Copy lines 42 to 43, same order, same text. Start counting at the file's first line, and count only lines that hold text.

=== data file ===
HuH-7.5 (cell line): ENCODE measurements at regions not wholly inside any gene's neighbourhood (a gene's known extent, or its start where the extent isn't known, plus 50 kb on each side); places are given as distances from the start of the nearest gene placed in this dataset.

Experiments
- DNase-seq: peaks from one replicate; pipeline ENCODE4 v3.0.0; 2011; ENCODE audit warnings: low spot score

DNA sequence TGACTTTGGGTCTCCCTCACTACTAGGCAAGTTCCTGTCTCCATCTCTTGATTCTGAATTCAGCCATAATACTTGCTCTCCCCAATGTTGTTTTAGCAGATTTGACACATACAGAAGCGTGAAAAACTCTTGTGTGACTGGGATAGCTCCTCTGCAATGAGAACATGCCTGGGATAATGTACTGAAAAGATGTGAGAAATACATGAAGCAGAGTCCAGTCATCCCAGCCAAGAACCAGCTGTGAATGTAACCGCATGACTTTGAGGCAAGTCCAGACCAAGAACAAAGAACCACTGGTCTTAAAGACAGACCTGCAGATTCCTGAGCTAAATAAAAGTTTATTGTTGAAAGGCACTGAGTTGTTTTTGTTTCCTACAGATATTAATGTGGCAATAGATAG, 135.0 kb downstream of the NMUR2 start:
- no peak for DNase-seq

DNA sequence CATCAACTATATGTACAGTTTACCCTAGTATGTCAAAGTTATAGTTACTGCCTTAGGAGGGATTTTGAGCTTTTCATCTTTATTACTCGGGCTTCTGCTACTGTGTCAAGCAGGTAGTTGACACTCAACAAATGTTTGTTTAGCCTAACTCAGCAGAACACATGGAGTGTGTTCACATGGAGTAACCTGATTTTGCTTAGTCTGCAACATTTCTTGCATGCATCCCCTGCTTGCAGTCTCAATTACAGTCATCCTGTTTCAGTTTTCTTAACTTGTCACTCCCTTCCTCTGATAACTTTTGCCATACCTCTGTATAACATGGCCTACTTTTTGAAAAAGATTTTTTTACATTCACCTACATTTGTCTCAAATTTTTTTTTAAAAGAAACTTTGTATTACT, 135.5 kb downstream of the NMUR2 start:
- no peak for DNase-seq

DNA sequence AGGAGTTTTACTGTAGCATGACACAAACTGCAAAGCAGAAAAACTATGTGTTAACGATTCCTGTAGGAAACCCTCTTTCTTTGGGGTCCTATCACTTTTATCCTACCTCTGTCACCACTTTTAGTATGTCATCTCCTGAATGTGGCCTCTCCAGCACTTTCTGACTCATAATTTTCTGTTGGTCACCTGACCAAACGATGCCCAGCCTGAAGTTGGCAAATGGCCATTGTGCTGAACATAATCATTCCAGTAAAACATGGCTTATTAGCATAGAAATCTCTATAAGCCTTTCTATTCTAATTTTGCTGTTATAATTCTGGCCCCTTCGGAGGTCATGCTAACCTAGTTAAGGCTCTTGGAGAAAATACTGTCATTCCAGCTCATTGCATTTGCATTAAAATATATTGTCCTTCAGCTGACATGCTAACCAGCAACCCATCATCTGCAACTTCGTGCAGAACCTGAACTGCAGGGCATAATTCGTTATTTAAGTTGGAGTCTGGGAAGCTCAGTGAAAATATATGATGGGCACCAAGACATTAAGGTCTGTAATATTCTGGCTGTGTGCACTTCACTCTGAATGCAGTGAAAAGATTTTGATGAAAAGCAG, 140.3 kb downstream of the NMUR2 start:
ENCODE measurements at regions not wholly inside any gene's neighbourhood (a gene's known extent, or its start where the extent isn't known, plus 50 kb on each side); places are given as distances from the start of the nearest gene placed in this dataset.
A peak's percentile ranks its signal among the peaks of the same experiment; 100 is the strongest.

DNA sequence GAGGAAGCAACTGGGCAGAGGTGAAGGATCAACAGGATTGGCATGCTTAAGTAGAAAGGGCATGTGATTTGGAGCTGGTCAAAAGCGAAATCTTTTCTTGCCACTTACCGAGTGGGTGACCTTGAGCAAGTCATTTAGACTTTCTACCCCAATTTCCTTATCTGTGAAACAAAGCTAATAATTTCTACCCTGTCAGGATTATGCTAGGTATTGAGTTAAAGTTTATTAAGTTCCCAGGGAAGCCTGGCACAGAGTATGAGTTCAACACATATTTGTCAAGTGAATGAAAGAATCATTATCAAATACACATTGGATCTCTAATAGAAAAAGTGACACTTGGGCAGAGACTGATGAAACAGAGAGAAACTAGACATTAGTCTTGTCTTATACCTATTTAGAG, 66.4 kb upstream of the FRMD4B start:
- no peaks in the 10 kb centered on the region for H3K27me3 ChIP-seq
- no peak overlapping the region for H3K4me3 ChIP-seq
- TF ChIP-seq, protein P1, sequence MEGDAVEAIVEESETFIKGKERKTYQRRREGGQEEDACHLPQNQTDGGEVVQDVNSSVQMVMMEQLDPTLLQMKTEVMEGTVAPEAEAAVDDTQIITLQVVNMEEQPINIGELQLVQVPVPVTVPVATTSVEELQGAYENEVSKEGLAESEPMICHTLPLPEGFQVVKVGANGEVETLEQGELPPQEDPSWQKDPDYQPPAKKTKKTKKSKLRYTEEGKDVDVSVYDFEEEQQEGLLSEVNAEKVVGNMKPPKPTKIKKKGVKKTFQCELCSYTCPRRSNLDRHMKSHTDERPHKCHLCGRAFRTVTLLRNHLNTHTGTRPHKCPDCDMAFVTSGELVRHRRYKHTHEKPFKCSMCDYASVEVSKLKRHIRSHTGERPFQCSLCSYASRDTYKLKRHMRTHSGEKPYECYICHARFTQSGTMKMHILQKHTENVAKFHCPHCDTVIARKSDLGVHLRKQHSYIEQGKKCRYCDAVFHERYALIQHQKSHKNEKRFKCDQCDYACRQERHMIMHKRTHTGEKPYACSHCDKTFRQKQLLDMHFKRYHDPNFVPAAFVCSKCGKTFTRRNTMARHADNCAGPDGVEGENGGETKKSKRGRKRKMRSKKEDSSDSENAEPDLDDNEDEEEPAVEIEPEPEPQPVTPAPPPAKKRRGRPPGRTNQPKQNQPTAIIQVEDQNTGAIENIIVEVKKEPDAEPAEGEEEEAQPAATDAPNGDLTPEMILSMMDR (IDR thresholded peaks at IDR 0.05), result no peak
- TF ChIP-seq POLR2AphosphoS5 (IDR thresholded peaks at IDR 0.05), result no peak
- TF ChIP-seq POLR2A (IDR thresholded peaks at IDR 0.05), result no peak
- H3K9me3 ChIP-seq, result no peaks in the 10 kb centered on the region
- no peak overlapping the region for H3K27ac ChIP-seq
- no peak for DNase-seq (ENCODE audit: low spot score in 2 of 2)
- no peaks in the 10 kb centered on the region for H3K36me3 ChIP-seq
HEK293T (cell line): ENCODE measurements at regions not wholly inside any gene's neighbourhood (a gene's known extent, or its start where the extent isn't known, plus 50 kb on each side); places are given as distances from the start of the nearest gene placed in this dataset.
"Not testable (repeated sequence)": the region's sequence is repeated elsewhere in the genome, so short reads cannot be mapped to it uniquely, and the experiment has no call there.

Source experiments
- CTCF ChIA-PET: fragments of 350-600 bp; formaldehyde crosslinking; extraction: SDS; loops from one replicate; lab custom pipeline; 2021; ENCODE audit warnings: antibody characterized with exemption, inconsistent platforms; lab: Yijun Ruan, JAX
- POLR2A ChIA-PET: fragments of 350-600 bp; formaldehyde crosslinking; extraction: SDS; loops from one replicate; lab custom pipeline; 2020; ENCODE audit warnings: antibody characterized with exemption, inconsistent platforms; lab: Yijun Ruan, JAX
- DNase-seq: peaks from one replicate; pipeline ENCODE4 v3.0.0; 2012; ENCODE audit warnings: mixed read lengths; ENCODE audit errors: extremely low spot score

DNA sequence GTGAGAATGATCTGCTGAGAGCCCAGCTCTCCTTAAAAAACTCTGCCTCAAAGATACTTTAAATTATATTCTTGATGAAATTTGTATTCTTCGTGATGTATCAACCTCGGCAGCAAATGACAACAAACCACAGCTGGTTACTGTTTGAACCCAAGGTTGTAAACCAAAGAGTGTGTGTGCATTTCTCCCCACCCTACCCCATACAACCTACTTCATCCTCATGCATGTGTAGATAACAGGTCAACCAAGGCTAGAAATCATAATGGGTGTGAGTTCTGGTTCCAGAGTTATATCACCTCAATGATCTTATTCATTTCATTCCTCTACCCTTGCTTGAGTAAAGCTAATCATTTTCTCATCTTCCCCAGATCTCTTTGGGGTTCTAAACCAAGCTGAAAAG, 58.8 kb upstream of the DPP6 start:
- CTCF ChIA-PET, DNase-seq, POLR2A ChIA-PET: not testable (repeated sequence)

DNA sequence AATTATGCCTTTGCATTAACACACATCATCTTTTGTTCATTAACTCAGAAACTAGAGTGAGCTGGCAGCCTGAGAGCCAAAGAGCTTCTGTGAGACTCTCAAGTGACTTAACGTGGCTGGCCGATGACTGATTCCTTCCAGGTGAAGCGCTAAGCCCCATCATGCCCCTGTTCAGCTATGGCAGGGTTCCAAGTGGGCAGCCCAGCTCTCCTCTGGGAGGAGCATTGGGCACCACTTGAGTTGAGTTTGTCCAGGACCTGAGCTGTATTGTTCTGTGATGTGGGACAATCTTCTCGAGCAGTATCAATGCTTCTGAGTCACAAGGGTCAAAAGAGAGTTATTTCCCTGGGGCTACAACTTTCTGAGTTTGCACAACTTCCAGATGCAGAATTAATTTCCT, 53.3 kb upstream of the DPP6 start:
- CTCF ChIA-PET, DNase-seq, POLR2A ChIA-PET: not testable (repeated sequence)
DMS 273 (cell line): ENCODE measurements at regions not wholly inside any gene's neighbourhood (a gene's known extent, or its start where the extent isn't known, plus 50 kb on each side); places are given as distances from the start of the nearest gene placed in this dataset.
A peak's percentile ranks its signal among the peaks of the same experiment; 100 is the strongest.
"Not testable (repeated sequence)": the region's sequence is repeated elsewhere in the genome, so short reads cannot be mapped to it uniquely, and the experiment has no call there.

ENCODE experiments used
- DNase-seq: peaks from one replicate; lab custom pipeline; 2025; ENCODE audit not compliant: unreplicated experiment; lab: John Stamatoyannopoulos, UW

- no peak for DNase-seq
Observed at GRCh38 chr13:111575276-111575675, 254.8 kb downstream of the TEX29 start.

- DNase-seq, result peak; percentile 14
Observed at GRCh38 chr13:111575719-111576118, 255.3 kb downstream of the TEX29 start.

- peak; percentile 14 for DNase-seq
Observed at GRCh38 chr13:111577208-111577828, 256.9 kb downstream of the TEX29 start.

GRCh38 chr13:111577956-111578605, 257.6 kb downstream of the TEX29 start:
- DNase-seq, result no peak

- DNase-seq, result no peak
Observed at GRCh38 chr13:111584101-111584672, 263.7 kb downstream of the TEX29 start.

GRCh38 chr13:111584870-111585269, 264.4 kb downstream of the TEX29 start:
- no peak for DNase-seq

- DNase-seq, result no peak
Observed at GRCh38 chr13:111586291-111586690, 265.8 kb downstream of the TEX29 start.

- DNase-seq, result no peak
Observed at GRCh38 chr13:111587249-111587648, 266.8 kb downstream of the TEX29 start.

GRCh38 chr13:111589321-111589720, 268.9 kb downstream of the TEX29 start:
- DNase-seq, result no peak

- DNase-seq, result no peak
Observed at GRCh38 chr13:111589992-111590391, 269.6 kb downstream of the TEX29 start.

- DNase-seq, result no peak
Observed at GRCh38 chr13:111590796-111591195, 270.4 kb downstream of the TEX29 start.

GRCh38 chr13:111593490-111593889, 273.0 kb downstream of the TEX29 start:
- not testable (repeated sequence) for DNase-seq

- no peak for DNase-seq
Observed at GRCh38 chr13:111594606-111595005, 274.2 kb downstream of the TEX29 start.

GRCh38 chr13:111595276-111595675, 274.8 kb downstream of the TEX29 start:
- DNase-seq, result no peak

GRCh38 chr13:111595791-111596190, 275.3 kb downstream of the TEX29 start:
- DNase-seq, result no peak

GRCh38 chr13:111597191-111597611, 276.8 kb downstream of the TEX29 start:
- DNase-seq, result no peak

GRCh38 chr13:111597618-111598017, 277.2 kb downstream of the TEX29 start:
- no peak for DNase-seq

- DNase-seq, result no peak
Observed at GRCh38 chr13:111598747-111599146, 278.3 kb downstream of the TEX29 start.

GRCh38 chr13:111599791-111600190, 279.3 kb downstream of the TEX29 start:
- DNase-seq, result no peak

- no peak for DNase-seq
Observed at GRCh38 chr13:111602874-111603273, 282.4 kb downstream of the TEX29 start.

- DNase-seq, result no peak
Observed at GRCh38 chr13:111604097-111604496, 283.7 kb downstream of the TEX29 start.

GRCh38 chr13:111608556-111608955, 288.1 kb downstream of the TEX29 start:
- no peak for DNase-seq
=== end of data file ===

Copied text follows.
GRCh38 chr13:111577956-111578605, 257.6 kb downstream of the TEX29 start:
- DNase-seq, result no peak